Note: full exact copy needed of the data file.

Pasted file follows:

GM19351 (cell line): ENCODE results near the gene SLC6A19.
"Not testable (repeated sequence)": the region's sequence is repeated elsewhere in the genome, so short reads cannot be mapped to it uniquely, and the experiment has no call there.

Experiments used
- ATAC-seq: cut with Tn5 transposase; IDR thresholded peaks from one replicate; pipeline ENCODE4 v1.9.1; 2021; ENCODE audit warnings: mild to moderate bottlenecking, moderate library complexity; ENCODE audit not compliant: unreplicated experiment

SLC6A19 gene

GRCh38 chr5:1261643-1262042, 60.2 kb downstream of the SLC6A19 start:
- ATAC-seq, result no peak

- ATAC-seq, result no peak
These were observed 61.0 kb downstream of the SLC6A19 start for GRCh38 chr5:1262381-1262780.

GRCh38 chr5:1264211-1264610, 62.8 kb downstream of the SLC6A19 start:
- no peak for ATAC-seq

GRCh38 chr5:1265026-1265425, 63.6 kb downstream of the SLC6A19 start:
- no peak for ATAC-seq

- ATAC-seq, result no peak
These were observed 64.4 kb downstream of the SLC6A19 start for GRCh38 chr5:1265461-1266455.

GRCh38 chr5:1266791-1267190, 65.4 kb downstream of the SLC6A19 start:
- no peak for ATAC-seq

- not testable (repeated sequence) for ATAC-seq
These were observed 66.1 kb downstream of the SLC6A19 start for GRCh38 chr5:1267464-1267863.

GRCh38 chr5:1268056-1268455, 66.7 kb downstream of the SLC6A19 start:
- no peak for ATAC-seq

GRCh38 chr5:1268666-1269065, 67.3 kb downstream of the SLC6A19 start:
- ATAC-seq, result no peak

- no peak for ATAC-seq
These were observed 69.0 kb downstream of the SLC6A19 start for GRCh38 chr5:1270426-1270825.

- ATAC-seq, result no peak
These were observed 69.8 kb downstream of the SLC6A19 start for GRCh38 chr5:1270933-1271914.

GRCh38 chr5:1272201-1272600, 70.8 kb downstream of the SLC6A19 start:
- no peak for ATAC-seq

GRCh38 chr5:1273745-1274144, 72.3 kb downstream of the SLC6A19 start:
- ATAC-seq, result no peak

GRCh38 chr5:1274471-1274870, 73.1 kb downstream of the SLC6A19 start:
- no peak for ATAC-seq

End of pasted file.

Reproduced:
GM19351 (cell line): ENCODE results near the gene SLC6A19.
"Not testable (repeated sequence)": the region's sequence is repeated elsewhere in the genome, so short reads cannot be mapped to it uniquely, and the experiment has no call there.

Experiments used
- ATAC-seq: cut with Tn5 transposase; IDR thresholded peaks from one replicate; pipeline ENCODE4 v1.9.1; 2021; ENCODE audit warnings: mild to moderate bottlenecking, moderate library complexity; ENCODE audit not compliant: unreplicated experiment

SLC6A19 gene

GRCh38 chr5:1261643-1262042, 60.2 kb downstream of the SLC6A19 start:
- ATAC-seq, result no peak

- ATAC-seq, result no peak
These were observed 61.0 kb downstream of the SLC6A19 start for GRCh38 chr5:1262381-1262780.

GRCh38 chr5:1264211-1264610, 62.8 kb downstream of the SLC6A19 start:
- no peak for ATAC-seq

GRCh38 chr5:1265026-1265425, 63.6 kb downstream of the SLC6A19 start:
- no peak for ATAC-seq

- ATAC-seq, result no peak
These were observed 64.4 kb downstream of the SLC6A19 start for GRCh38 chr5:1265461-1266455.

GRCh38 chr5:1266791-1267190, 65.4 kb downstream of the SLC6A19 start:
- no peak for ATAC-seq

- not testable (repeated sequence) for ATAC-seq
These were observed 66.1 kb downstream of the SLC6A19 start for GRCh38 chr5:1267464-1267863.

GRCh38 chr5:1268056-1268455, 66.7 kb downstream of the SLC6A19 start:
- no peak for ATAC-seq

GRCh38 chr5:1268666-1269065, 67.3 kb downstream of the SLC6A19 start:
- ATAC-seq, result no peak

- no peak for ATAC-seq
These were observed 69.0 kb downstream of the SLC6A19 start for GRCh38 chr5:1270426-1270825.

- ATAC-seq, result no peak
These were observed 69.8 kb downstream of the SLC6A19 start for GRCh38 chr5:1270933-1271914.

GRCh38 chr5:1272201-1272600, 70.8 kb downstream of the SLC6A19 start:
- no peak for ATAC-seq

GRCh38 chr5:1273745-1274144, 72.3 kb downstream of the SLC6A19 start:
- ATAC-seq, result no peak

GRCh38 chr5:1274471-1274870, 73.1 kb downstream of the SLC6A19 start:
- no peak for ATAC-seq